-- Investigator meeting held March 21/22, 2019 --
-- In Phase 2 study resmetirom was statistically significantly superior to placebo in resolving NASH on biopsy, appeared safe and was well-tolerated --
CONSHOHOCKEN, Pa., March 28, 2019 (GLOBE NEWSWIRE) -- Madrigal Pharmaceuticals, Inc. (NASDAQ:MDGL) announced today that it has initiated its Phase 3 trial in NASH with its once daily, oral thyroid hormone receptor beta selective agonist, MGL-3196 (resmetirom). This double-blind, placebo-controlled study will be conducted at more than 150 sites in the United States and the rest of the world. Patients with liver biopsy confirmed NASH with stage 2 or 3 fibrosis will be randomized 1:1:1 to receive a single oral daily dose of placebo, resmetirom 80 mg or resmetirom 100 mg. A second liver biopsy at week 52 in the first 900 patients will be the basis of filing for subpart H-accelerated approval; the primary endpoint will be the percent of patients treated with either dose of resmetirom as compared with placebo who achieve NASH resolution on the week 52 liver biopsy, defined as the absence of hepatocyte ballooning (score=0), and minimal lobular inflammation (score 0-1), associated with at least a 2 point reduction in NAS, and no worsening of fibrosis stage.
Two key secondary endpoints are reduction in LDL-cholesterol and a 1-point or more improvement in fibrosis stage on the week 52 biopsy with no worsening of NASH. Patients will continue in the study for a total of 54 months, and will be evaluated for a composite clinical outcome including cirrhosis on liver biopsy, or a liver related event such a hepatic decompensation. The total anticipated enrollment is approximately 2,000 patients, and will include up to 15% high risk F1 fibrosis stage NASH patients whose efficacy responses will be evaluated as exploratory endpoints.
“We are pleased to announce the start of the Phase 3 NASH study,” said Dr. Paul Friedman, Chief Executive Officer of Madrigal. “In the 36 Week Phase 2 study, NASH resolution was highly correlated with the magnitude of liver fat reduction on MRI-PDFF. In Phase 2, 25% of all resmetirom treated patients, and 37% of treated patients who were on adequate doses of resmetirom, achieved the Phase 3 NASH resolution endpoint (NASH resolution with at least a 2-point reduction in NAS and no fibrosis stage worsening); both results demonstrated statistically significant differences relative to placebo. The resmetirom doses used in Phase 2, in which nearly half of the patients took 60 mg, were lower than the optimal doses of 80 and 100 mg that will be used in Phase 3. Coupling these Phase 2 results with the higher doses in Phase 3 and with longer treatment duration, we believe there is great potential to achieve statistically significant NASH resolution and liver fibrosis reduction relative to placebo at both the 80 and 100 mg doses.”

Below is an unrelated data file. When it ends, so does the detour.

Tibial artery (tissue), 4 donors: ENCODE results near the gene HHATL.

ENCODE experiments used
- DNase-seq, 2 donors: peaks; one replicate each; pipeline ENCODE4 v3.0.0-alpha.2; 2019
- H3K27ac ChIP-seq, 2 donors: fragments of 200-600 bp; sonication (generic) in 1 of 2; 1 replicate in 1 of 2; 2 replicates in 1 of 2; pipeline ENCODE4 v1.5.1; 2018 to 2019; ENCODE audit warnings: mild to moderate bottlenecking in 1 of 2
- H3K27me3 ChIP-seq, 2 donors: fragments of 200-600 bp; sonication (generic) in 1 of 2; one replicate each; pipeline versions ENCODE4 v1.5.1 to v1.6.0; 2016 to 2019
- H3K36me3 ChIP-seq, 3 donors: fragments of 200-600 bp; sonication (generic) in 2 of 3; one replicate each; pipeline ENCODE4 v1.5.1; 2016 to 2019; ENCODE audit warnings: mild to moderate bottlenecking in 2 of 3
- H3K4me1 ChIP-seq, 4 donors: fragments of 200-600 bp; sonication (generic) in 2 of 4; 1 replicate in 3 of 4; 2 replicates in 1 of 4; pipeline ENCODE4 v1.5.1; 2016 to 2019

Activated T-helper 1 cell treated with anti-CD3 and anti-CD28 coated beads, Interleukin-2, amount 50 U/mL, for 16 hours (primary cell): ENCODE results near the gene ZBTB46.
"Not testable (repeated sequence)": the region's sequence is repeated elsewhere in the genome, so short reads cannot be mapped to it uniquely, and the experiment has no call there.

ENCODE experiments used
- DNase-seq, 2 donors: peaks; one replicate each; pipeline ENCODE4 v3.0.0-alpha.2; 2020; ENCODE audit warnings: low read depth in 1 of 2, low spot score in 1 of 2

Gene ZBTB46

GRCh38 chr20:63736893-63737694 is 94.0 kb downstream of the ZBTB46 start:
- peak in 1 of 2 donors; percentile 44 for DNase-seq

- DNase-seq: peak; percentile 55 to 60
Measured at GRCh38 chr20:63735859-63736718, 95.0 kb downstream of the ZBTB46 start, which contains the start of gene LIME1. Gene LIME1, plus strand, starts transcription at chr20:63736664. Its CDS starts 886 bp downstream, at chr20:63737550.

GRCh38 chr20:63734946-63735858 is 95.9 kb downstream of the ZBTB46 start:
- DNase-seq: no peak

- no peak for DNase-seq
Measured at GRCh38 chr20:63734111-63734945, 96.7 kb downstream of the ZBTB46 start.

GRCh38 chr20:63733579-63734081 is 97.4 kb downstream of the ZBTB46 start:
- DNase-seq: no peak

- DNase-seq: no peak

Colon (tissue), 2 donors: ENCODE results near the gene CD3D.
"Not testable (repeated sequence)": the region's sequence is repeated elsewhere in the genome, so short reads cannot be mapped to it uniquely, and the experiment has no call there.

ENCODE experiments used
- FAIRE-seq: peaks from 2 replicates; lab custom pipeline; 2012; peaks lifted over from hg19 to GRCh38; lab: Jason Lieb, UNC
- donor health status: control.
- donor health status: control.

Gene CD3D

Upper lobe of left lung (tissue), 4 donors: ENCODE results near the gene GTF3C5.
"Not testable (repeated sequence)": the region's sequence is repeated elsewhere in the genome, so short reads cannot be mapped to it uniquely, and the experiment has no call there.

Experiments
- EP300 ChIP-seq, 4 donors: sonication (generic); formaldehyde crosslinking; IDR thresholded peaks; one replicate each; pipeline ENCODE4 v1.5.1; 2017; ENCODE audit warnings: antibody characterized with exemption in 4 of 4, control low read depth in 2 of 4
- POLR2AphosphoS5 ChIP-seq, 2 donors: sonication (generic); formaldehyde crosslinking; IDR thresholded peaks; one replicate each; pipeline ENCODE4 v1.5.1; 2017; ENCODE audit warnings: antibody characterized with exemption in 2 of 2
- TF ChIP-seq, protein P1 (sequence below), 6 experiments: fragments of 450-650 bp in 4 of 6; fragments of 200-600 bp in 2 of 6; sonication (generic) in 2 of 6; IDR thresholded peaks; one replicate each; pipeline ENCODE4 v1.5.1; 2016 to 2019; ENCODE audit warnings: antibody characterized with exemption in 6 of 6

Dr. Stephen Harrison, M.D., Principal Investigator of the study, and Medical Director for Pinnacle Clinical Research, San Antonio, Texas, and Visiting Professor of Hepatology, Oxford University, commented, “To date, the results with resmetirom are highly encouraging. In Phase 2, this once a day, oral compound was well tolerated and showed statistically significant superiority to placebo in the 12 week primary endpoint of hepatic fat reduction, as measured by MRI-PDFF, in resolution of NASH on biopsy at 36 weeks, and in lowering elevated liver enzymes, fibrosis markers and atherogenic lipids.” Dr. Harrison continued, “The added requirement of at least a 2 point reduction in NAS to the NASH resolution endpoint, which was used in Phase 2 and will be used in the Phase 3 study, provides the potential to predict ultimate clinical benefit with more certainty.”
Dr. Rebecca Taub, M.D., Chief Medical Officer and Executive Vice President of Madrigal, Research & Development, added, “In our Phase 2 study, half of the resmetirom treated patients with NASH resolution also completely resolved their fibrosis, demonstrating the critical importance of treating the underlying NASH in order to achieve fibrosis benefit. The recent publication by Brunt et al 1, reviewing NASH liver biopsy data from two large Phase 2 studies conducted by the NASH CRN in which several therapeutics and placebo were tested, found that resolution of NASH, a 2-point or more improvement in NAS or a decrease in steatosis, were all strongly predictive of fibrosis improvement. Based on these data and our Phase 2 study results, we believe there is great potential for resmetirom to achieve a key secondary endpoint in our Phase 3 study: at least a 1-point improvement in fibrosis without worsening of NASH.”
Dr. Taub continued, “We are also excited to be working with Summit Clinical Research, LLC and PRA Health Sciences to rapidly enroll our Phase 3 study with a targeted timeline of 15-18 months for enrollment of the first 900 patients. ”
“In addition,” added Dr. Taub, “we believe resmetirom has a unique potential among NASH drugs in development to decrease cardiovascular risk, through reduction of hepatic fat and reduction in the levels of multiple atherogenic lipids including LDL-cholesterol at a magnitude that is consistent with approval for a dyslipidemia indication. As NAFLD/NASH patients are at significantly increased risk of cardiovascular morbidity and mortality, and based on the cardiovascular risk reducing profile of resmetirom, we project a potential for resmetirom to demonstrate a highly favorable benefit to risk profile in patients with advanced NASH in the Phase 3 NASH study and, ultimately, in early NASH/NAFLD patients treated for LDL-cholesterol and atherogenic lipid lowering.”